Economics in Freefall


I admire

Joseph E. Stiglitz
, because he has a social
conscience and a sense of justice, the absence of which
turns economists into monsters. Despite his virtues and

Nobel Prize
, Stiglitz sometimes falls down as an
economist.

Readers
of my new book, How The Economy Was Lost,
will be aware that I take him to task for the

Solow-Stiglitz
production function, which seriously
misleads economics about the scarcity of nature`s
capital.

Another of Stiglitz`s shortcomings,
one that he shares with most economists, is his habit of
reifying the market economy. The market is a social
organization. The results of market activity
reflect the behavior of the human participants in the
market.
When economists reify the market, they
attribute the behavior, ethics, and morality—or lack
thereof—of humans to the market itself. Thus, Stiglitz
describes human failures as
"market
failures,"
and he asks in his new book, Freefall,

"why didn`t the market exercise discipline on bad corporate governance
and bad incentive structures?"

Social institutions are inanimate.
They do not possess life and cannot impose good outcomes
on human action.

Libertarians also reify markets,
but instead of blaming markets for human failures, they
imbue the market with human virtues and even with the
super-human virtue of producing results that human
intelligence cannot improve upon. Economists`
"risk models"
for which Nobel Prizes have been awarded and Federal
Reserve chairman Alan Greenspan attributed the social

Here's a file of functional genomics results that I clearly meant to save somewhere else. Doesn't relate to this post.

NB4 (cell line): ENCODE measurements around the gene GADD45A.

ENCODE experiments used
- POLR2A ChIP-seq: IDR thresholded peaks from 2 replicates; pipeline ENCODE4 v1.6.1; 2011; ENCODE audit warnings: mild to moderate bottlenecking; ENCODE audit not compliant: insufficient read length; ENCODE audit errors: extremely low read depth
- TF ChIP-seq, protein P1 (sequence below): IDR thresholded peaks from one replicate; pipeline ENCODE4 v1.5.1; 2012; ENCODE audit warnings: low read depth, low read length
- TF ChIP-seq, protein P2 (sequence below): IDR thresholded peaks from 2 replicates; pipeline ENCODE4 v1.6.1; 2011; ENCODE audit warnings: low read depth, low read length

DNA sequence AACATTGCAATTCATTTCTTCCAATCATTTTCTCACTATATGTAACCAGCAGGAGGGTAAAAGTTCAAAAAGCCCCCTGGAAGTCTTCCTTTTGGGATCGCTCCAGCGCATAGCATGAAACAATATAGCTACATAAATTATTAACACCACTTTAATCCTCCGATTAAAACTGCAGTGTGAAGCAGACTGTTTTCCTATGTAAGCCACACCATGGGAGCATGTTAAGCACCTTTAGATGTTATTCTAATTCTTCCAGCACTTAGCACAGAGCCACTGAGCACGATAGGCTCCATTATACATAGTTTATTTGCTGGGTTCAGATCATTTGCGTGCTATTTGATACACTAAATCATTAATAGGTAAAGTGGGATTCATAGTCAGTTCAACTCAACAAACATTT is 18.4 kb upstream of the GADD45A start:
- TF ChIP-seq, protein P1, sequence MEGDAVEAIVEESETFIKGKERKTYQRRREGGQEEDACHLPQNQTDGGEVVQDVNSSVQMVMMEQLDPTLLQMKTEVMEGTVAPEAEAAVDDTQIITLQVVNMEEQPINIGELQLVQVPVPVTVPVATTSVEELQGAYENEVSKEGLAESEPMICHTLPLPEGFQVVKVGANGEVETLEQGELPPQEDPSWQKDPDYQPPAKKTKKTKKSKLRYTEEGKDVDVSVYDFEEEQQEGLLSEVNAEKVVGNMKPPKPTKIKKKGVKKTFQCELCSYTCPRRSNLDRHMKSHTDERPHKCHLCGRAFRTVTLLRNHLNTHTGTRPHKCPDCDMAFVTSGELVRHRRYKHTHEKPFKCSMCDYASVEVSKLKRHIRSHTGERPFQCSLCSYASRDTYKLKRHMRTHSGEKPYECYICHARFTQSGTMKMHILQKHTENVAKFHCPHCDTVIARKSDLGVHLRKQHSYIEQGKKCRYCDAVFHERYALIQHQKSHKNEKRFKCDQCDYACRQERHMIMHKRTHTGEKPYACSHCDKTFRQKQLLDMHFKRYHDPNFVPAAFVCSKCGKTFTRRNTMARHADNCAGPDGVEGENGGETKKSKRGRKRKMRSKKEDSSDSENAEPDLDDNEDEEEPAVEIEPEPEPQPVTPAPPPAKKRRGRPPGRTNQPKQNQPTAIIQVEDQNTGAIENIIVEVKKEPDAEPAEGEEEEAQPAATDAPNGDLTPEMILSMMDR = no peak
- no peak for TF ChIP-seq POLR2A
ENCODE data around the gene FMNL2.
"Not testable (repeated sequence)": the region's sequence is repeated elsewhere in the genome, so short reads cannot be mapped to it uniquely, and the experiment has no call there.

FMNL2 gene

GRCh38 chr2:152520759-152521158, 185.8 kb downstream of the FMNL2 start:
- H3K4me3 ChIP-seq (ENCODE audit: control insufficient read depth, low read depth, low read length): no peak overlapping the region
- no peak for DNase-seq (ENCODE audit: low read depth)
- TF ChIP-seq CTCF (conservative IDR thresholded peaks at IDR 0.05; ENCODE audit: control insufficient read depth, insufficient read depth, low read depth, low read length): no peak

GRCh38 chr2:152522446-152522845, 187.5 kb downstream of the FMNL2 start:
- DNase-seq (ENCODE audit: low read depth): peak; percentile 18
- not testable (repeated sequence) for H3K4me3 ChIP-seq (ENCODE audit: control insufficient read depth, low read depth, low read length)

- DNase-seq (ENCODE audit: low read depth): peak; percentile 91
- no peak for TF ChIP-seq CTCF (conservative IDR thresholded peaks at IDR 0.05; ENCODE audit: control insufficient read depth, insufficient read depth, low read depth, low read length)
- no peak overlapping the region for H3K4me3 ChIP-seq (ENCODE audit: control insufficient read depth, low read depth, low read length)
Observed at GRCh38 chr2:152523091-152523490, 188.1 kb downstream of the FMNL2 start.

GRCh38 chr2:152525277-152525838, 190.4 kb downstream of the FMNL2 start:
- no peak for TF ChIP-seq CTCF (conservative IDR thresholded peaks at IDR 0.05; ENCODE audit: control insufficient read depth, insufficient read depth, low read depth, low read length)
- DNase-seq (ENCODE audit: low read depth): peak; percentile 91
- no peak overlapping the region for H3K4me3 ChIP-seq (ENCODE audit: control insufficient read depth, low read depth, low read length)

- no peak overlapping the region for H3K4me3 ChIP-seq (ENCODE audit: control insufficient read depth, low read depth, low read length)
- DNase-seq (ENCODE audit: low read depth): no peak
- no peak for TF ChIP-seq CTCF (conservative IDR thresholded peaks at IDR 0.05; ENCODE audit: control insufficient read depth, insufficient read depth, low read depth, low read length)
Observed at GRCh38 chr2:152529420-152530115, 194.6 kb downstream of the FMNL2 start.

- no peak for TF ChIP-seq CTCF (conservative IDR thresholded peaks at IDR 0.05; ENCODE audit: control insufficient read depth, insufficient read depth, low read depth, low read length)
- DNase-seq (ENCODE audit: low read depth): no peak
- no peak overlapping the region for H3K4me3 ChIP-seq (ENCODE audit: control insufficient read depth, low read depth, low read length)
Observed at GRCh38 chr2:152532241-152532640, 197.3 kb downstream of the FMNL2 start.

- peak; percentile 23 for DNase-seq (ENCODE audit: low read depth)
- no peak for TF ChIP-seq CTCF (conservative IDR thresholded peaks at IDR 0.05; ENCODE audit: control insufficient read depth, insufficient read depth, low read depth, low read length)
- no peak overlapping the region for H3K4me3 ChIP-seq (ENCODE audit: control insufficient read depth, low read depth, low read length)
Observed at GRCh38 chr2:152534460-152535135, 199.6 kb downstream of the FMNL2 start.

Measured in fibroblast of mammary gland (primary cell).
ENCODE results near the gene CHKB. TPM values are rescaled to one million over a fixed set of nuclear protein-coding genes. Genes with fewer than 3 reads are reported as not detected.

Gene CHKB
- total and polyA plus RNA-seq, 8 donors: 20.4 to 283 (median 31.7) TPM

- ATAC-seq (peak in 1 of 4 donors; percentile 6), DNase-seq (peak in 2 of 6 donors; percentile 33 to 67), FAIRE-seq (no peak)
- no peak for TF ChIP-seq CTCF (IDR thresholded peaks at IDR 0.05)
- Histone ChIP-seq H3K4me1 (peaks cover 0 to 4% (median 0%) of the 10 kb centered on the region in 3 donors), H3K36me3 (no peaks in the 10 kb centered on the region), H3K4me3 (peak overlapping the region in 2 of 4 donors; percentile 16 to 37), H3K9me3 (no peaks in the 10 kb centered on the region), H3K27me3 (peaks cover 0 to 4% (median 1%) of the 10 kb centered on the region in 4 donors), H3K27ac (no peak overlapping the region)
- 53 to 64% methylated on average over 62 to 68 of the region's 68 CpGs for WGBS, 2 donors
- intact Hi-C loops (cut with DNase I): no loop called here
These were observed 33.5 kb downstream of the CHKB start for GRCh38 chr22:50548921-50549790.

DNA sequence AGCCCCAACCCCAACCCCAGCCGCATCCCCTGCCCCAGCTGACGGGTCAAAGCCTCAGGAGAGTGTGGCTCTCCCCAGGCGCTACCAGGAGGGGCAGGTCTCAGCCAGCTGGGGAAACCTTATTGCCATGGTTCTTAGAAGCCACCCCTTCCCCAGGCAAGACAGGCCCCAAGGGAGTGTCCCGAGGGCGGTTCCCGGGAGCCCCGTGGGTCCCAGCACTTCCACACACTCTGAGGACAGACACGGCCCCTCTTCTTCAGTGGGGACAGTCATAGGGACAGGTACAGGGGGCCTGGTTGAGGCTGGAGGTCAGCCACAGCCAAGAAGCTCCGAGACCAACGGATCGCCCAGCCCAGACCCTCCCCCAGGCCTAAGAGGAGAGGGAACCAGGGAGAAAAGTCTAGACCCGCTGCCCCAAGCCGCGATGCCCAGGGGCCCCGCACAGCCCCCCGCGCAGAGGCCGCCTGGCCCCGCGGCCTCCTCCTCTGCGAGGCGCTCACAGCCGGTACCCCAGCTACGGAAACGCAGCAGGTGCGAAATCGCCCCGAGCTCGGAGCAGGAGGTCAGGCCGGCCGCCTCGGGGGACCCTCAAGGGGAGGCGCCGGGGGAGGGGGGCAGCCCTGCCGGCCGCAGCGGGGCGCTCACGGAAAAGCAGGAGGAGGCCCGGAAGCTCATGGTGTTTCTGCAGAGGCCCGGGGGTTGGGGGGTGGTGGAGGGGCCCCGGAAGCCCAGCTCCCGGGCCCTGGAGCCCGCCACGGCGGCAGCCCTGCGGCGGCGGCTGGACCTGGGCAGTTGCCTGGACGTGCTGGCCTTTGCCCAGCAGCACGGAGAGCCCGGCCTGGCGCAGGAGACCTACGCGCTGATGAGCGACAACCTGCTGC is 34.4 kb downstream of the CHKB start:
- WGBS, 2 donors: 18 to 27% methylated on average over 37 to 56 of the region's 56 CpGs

institution with economic wisdom beyond man`s.

It is likely that the practice of
reifying the market economy developed as a form of
shorthand. It was convenient to say that the market did
this and that rather than to have to describe the human
interactions that produced the results. The market was
transformed from an abstraction into a life form and
became the actor instead of the humans operating within
the institution.

If the outcomes are good,
libertarians attribute the good results to the market`s
virtues; if bad, libertarians blame human
interference—government regulation. Economists of
Stiglitz`s persuasion see it in the opposite way. Good
results are produced by regulation; bad results are the
result of allowing the market to make decisions on its
own.

This way of thinking, which reifies
a social institution, is ingrained in economics. It is
the source of enormous confusion and has resulted in a
pointless long-running ideological battle that Stiglitz
calls "a battle
of ideas."

It is possible to clear away the
confusion. First, understand that a free market is one
in which prices are free to respond to supply and
demand. Economists of all persuasions understand that to
fix a price below the price at which supply and demand
equate results in shortages. Economists have learned
this from rent control. Fixing a price above the price
at which supply and demand equate results in surpluses.
Economists have learned this from agricultural
subsidies. A free market does not mean a market in which
human behavior is not regulated. A free market is one in
which supply and demand are permitted to equate.

Second, understand that regulation
regulates human behavior, not the market. It is the
actors in the market who are charged with regulatory